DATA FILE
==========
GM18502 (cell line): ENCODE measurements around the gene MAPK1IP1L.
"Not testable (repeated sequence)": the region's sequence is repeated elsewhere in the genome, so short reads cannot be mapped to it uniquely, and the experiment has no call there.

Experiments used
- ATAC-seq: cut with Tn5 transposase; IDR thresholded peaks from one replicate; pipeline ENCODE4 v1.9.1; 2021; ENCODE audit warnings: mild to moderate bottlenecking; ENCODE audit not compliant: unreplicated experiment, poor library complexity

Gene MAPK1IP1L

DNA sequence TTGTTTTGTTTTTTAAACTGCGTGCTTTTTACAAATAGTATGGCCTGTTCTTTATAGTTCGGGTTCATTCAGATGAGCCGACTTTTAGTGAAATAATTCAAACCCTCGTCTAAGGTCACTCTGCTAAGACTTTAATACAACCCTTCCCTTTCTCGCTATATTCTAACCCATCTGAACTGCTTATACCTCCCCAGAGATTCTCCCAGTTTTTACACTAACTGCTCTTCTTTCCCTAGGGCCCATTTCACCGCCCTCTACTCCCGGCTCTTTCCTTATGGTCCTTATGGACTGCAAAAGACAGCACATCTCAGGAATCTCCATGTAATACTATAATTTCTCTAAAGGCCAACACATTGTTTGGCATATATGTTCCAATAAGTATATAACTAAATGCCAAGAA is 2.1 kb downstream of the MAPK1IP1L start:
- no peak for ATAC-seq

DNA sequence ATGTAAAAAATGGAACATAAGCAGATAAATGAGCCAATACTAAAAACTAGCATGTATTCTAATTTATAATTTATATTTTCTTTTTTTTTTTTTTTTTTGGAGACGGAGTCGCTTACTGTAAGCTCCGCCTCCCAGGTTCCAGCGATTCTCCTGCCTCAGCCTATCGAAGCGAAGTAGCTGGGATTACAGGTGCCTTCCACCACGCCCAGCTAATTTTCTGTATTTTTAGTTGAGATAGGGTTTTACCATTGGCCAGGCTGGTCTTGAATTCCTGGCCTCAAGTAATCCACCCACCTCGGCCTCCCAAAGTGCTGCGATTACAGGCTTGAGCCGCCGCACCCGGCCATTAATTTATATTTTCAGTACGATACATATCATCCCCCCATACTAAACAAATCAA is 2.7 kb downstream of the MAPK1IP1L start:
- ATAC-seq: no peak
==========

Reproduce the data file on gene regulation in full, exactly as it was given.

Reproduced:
GM18502 (cell line): ENCODE measurements around the gene MAPK1IP1L.
"Not testable (repeated sequence)": the region's sequence is repeated elsewhere in the genome, so short reads cannot be mapped to it uniquely, and the experiment has no call there.

Experiments used
- ATAC-seq: cut with Tn5 transposase; IDR thresholded peaks from one replicate; pipeline ENCODE4 v1.9.1; 2021; ENCODE audit warnings: mild to moderate bottlenecking; ENCODE audit not compliant: unreplicated experiment, poor library complexity

Gene MAPK1IP1L

DNA sequence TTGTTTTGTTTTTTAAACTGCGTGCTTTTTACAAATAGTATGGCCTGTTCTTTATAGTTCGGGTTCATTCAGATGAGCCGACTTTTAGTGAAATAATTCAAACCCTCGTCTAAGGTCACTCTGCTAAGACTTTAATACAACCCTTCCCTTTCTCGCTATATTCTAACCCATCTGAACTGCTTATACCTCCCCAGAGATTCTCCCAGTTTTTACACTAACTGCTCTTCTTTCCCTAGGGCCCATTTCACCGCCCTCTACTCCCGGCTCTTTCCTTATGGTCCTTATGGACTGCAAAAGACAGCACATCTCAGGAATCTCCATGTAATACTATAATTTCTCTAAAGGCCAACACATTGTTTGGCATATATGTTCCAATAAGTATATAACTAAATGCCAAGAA is 2.1 kb downstream of the MAPK1IP1L start:
- no peak for ATAC-seq

DNA sequence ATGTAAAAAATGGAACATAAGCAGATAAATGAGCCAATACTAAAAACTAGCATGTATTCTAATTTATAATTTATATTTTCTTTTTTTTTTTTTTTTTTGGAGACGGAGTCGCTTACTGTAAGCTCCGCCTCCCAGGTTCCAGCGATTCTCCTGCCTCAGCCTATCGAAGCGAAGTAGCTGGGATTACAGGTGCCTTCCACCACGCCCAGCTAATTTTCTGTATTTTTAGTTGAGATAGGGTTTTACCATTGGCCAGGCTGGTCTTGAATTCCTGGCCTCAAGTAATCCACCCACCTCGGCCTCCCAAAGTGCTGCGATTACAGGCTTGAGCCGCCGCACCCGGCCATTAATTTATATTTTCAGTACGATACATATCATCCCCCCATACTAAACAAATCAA is 2.7 kb downstream of the MAPK1IP1L start:
- ATAC-seq: no peak